By disabling any public networks in the area, police are also able to eliminate any cellular detonated bombs from going off but still stay in touch with each other he says.
The LXN 500 offers a wide range of mission critical cases and is sure to transform communications and improve safety for first responders and the people they are trying to protect.
Kaspersky moves to Switzerland
As part of its Global Transparency Initiative, Kaspersky Lab is adapting its infrastructure to move a number of core processes from Russia to Switzerland.
This includes customer data storage and processing for most regions, as well as software assembly, including threat detection updates. To ensure full transparency and integrity, Kaspersky Lab is arranging for this activity to be supervised by an independent third party, also based in Switzerland.
Global transparency and collaboration for an ultra-connected world
The Global Transparency Initiative, announced in October 2017, reflects Kaspersky Lab’s ongoing commitment to assuring the integrity and trustworthiness of its products. The new measures are the next steps in the development of the initiative, but they also reflect the company’s commitment to working with others to address the growing challenges of industry fragmentation and a breakdown of trust. Trust is essential in cybersecurity, and Kaspersky Lab understands that trust is not a given; it must be repeatedly earned through transparency and accountability.
The new measures comprise the move of data storage and processing for a number of regions, the relocation of software assembly and the opening of the first Transparency Center.
Relocation of customer data storage and processing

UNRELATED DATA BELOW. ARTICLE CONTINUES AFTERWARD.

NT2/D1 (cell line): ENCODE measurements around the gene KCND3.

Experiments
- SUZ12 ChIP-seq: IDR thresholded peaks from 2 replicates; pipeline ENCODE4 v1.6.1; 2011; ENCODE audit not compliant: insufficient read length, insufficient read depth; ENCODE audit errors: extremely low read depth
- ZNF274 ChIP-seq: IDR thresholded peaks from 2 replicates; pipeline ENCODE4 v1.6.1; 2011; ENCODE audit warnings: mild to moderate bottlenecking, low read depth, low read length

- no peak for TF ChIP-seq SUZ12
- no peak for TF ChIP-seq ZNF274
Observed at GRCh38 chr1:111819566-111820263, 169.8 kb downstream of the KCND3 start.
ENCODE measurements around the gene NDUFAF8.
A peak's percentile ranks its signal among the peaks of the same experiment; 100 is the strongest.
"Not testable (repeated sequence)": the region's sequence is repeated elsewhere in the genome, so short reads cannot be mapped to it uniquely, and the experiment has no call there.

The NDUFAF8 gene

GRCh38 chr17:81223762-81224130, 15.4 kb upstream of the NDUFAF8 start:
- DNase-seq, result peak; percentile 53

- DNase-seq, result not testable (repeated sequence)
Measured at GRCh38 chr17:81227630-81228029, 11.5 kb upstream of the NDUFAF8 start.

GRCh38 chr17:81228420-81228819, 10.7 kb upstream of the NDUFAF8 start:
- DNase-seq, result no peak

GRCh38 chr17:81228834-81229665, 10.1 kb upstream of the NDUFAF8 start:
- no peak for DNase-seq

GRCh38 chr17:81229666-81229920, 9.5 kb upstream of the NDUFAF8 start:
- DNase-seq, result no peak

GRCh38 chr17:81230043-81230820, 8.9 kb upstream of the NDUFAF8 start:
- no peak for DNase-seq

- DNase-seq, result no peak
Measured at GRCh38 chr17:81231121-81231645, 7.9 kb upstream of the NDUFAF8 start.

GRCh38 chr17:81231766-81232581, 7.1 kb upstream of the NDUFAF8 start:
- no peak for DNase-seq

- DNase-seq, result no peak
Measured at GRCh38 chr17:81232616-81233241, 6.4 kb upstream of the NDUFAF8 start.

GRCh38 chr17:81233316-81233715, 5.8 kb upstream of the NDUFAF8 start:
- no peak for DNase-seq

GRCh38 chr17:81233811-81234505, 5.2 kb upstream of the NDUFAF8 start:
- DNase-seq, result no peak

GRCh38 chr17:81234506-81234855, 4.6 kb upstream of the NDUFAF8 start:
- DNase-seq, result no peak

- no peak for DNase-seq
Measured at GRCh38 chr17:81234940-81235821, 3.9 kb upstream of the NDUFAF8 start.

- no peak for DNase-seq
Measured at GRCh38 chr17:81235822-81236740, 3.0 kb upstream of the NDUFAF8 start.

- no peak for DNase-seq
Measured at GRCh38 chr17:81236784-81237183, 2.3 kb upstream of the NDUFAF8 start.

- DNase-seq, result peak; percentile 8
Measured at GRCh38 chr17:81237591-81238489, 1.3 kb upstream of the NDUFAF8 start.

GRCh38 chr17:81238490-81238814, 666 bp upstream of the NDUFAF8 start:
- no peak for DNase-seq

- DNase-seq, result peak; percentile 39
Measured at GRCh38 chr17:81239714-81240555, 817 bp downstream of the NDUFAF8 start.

By the end of 2019, Kaspersky Lab will have established a data center in Zurich and in this facility, will store and process all information for users in Europe, North America, Singapore, Australia, Japan and South Korea, with more countries to follow. This information is shared voluntarily by users with the Kaspersky Security Network (KSN) an advanced, cloud-based system that automatically processes cyberthreat-related data.
Relocation of software assembly
Kaspersky Lab will relocate to Zurich its ‘software build conveyer’ — a set of programming tools used to assemble ready to use software out of source code. Before the end of 2018, Kaspersky Lab products and threat detection rule databases (AV databases) will start to be assembled and signed with a digital signature in Switzerland, before being distributed to the endpoints of customers worldwide. The relocation will ensure that all newly assembled software can be verified by an independent organisation and show that software builds and updates received by customers match the source code provided for audit.
Establishment of the first Transparency Center
The source code of Kaspersky Lab products and software updates will be available for review by responsible stakeholders in a dedicated Transparency Center that will also be hosted in Switzerland and is expected to open this year. This approach will further show that generation after generation of Kaspersky Lab products were built and used for one purpose only: protecting the company’s customers from cyberthreats.
Independent supervision and review
Kaspersky Lab is arranging for the data storage and processing, software assembly, and source code to be independently supervised by a third party qualified to conduct technical software reviews. Since transparency and trust are becoming universal requirements across the cybersecurity industry, Kaspersky Lab supports the creation of a new, non-profit organisation to take on this responsibility, not just for the company, but for other partners and members who wish to join.